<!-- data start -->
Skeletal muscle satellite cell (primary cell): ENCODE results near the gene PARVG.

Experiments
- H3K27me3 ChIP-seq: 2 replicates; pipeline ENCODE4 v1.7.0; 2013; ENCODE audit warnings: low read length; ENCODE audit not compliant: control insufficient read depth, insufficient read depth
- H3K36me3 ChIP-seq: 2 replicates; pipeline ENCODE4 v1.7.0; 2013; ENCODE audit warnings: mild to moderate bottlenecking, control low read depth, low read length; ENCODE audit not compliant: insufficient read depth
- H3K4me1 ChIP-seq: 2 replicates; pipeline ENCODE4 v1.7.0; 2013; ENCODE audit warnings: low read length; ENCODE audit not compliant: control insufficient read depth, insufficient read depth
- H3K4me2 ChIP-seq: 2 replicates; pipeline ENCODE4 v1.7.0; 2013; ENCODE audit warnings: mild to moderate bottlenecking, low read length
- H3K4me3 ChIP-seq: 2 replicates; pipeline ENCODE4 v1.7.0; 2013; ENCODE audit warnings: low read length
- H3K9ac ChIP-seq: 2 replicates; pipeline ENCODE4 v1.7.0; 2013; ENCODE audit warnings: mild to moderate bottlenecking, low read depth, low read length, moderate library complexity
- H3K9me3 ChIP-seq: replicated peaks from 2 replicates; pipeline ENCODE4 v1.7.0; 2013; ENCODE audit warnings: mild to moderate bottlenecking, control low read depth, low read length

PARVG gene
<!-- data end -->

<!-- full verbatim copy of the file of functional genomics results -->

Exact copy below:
Skeletal muscle satellite cell (primary cell): ENCODE results near the gene PARVG.

Experiments
- H3K27me3 ChIP-seq: 2 replicates; pipeline ENCODE4 v1.7.0; 2013; ENCODE audit warnings: low read length; ENCODE audit not compliant: control insufficient read depth, insufficient read depth
- H3K36me3 ChIP-seq: 2 replicates; pipeline ENCODE4 v1.7.0; 2013; ENCODE audit warnings: mild to moderate bottlenecking, control low read depth, low read length; ENCODE audit not compliant: insufficient read depth
- H3K4me1 ChIP-seq: 2 replicates; pipeline ENCODE4 v1.7.0; 2013; ENCODE audit warnings: low read length; ENCODE audit not compliant: control insufficient read depth, insufficient read depth
- H3K4me2 ChIP-seq: 2 replicates; pipeline ENCODE4 v1.7.0; 2013; ENCODE audit warnings: mild to moderate bottlenecking, low read length
- H3K4me3 ChIP-seq: 2 replicates; pipeline ENCODE4 v1.7.0; 2013; ENCODE audit warnings: low read length
- H3K9ac ChIP-seq: 2 replicates; pipeline ENCODE4 v1.7.0; 2013; ENCODE audit warnings: mild to moderate bottlenecking, low read depth, low read length, moderate library complexity
- H3K9me3 ChIP-seq: replicated peaks from 2 replicates; pipeline ENCODE4 v1.7.0; 2013; ENCODE audit warnings: mild to moderate bottlenecking, control low read depth, low read length

PARVG gene